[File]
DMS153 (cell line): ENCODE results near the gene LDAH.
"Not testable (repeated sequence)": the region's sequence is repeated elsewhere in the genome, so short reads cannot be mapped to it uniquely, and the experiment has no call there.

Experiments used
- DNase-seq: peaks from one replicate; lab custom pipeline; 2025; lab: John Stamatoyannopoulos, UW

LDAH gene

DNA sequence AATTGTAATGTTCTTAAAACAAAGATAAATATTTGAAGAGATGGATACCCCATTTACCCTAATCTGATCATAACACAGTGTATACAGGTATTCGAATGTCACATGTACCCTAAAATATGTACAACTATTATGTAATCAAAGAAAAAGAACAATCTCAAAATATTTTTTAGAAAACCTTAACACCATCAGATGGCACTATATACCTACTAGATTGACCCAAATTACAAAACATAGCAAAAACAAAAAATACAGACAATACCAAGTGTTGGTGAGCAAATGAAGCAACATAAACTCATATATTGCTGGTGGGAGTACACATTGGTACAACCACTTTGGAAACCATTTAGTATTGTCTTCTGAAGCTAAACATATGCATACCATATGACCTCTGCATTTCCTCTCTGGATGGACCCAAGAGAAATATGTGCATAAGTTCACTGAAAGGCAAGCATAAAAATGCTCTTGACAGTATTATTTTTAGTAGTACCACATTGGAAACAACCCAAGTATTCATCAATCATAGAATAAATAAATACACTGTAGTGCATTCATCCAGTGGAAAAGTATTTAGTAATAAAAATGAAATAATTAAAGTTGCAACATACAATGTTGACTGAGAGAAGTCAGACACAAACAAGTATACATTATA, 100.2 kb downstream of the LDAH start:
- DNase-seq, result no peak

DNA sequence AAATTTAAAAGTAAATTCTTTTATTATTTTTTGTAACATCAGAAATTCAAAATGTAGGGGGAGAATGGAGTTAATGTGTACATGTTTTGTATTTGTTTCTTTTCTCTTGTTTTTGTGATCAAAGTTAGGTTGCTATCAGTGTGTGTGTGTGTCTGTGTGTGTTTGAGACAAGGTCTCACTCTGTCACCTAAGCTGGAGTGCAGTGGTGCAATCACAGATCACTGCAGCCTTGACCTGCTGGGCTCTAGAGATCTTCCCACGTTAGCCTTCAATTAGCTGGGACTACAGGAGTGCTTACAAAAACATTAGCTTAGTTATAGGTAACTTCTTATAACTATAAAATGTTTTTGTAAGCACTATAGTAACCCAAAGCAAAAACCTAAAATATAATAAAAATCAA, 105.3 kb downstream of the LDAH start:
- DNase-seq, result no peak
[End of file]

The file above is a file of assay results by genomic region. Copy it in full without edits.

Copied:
DMS153 (cell line): ENCODE results near the gene LDAH.
"Not testable (repeated sequence)": the region's sequence is repeated elsewhere in the genome, so short reads cannot be mapped to it uniquely, and the experiment has no call there.

Experiments used
- DNase-seq: peaks from one replicate; lab custom pipeline; 2025; lab: John Stamatoyannopoulos, UW

LDAH gene

DNA sequence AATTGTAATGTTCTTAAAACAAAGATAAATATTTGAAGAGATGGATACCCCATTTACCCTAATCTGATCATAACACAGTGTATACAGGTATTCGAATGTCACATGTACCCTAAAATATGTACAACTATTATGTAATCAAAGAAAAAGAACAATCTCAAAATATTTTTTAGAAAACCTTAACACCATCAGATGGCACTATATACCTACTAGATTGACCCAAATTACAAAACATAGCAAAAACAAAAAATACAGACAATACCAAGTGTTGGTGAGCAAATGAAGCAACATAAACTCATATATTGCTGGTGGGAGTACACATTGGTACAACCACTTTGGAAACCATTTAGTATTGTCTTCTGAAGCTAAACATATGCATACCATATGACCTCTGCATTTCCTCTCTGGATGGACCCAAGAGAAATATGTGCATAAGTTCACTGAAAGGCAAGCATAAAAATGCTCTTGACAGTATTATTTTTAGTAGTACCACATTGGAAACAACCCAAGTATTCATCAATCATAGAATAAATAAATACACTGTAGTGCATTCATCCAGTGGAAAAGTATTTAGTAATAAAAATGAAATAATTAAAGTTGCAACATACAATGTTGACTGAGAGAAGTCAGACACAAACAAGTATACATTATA, 100.2 kb downstream of the LDAH start:
- DNase-seq, result no peak

DNA sequence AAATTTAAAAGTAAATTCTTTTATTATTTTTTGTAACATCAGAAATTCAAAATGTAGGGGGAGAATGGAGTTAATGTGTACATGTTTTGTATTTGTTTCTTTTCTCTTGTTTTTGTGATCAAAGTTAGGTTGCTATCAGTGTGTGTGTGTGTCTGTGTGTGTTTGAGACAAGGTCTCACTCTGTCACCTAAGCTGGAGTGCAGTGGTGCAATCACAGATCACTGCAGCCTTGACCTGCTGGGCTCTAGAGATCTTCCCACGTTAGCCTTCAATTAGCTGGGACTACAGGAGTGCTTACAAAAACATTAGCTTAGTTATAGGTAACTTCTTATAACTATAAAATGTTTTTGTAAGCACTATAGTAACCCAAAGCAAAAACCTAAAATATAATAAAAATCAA, 105.3 kb downstream of the LDAH start:
- DNase-seq, result no peak